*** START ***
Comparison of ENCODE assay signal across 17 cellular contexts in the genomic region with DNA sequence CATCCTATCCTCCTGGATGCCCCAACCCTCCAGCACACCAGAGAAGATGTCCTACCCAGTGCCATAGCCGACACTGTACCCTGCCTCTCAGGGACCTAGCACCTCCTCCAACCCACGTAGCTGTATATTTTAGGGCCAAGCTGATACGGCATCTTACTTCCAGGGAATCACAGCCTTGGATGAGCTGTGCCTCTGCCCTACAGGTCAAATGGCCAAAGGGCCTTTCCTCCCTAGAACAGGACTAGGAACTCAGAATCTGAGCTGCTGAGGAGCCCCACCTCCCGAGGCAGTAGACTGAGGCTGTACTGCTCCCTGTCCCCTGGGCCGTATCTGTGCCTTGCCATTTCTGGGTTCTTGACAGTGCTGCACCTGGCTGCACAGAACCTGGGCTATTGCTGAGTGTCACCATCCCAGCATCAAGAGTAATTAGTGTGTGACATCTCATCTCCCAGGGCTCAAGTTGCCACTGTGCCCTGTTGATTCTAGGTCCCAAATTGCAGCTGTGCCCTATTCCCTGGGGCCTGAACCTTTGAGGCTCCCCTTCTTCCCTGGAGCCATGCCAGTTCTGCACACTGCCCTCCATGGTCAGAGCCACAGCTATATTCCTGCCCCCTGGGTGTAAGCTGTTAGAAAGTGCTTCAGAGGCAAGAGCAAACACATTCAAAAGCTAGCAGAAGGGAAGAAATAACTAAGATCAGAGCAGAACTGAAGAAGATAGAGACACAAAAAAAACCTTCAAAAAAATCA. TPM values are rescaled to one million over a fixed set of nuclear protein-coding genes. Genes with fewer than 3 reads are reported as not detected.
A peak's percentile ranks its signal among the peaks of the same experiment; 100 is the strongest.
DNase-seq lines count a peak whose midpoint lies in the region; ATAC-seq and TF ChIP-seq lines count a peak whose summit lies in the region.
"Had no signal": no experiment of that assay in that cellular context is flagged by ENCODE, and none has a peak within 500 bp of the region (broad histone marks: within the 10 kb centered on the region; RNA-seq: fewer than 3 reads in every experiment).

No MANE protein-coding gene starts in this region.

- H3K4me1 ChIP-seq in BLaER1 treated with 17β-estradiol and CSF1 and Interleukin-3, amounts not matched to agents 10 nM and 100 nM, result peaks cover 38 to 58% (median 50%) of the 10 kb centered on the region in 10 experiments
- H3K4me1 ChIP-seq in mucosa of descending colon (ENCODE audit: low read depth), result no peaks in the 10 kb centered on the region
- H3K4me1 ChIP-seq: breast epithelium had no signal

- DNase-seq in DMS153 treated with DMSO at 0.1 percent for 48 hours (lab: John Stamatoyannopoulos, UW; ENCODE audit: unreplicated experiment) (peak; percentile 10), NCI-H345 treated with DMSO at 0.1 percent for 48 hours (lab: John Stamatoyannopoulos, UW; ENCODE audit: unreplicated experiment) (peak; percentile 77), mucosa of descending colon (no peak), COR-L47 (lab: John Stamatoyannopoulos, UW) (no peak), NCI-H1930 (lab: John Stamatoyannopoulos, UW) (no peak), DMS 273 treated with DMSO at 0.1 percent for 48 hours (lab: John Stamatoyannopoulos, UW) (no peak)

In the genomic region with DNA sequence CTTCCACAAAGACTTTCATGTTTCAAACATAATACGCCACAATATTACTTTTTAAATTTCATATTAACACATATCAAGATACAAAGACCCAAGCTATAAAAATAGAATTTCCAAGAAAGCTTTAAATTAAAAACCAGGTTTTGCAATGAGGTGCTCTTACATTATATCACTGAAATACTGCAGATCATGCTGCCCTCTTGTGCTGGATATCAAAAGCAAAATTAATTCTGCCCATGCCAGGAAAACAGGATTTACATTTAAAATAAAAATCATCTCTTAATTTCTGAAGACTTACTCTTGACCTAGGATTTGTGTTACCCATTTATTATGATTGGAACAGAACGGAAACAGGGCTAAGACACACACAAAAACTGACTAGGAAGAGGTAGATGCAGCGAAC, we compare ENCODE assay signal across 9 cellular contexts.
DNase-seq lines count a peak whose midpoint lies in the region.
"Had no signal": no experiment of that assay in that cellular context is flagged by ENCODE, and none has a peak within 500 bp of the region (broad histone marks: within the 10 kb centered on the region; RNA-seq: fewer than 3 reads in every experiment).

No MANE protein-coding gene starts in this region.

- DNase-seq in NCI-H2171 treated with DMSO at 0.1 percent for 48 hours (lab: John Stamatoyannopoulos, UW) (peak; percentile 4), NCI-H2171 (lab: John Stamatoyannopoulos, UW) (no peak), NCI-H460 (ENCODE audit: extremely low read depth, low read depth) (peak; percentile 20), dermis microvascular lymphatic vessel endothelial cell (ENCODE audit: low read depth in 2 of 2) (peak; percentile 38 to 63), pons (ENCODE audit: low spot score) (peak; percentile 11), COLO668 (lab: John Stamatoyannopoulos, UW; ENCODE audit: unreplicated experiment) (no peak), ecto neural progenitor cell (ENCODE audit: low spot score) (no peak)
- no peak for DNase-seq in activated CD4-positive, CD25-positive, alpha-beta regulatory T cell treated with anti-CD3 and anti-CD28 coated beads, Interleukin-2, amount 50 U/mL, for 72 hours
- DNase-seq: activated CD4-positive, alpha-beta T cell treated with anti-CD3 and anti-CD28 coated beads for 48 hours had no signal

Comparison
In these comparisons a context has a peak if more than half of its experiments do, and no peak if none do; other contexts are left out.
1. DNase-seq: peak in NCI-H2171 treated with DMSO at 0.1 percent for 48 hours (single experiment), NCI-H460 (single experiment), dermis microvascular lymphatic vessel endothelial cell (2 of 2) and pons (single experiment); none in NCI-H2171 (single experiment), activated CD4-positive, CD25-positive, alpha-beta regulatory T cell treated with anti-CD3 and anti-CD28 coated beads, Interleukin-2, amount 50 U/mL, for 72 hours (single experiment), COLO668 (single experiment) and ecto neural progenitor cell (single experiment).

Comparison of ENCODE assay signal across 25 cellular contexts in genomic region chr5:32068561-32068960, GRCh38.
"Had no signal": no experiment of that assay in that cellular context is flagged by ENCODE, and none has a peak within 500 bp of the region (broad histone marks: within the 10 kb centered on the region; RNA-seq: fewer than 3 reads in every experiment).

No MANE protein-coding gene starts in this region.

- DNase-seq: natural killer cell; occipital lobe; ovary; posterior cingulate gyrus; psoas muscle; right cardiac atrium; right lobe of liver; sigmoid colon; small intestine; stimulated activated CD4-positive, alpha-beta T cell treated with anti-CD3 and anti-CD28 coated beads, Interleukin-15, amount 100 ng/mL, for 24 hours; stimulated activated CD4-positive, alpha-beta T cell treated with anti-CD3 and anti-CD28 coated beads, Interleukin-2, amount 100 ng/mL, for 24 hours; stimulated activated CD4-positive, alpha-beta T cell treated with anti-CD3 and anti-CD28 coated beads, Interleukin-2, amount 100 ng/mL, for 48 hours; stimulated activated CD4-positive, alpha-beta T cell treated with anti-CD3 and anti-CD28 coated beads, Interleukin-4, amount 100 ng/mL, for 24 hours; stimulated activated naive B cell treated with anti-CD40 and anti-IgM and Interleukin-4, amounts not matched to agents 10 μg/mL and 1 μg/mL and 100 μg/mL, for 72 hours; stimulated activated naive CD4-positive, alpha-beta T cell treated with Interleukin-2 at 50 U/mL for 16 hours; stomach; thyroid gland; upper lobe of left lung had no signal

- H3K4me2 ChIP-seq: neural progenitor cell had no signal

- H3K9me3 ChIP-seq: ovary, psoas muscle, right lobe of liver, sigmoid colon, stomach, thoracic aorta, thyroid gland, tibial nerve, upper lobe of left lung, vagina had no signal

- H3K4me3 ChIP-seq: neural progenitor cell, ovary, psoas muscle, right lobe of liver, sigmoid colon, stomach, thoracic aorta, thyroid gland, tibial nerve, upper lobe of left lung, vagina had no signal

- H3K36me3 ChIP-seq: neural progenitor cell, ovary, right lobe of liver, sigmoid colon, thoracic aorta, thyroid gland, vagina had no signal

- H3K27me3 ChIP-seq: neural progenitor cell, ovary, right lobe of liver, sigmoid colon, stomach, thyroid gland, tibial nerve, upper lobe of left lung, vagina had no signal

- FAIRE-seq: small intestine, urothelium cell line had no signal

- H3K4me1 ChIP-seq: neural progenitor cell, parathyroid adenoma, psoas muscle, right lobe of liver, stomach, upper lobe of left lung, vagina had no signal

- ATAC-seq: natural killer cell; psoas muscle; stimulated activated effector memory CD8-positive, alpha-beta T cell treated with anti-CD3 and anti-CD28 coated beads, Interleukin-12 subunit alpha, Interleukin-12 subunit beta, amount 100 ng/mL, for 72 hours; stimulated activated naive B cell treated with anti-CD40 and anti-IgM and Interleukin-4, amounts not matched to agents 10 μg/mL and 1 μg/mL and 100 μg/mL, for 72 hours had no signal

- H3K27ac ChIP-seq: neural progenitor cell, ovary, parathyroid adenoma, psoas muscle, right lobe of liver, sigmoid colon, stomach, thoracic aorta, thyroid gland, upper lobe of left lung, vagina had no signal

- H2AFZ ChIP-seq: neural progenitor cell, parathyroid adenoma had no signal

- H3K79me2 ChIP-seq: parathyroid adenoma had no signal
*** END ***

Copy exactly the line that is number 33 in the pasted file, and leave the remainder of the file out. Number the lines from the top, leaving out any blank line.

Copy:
- H2AFZ ChIP-seq: neural progenitor cell, parathyroid adenoma had no signal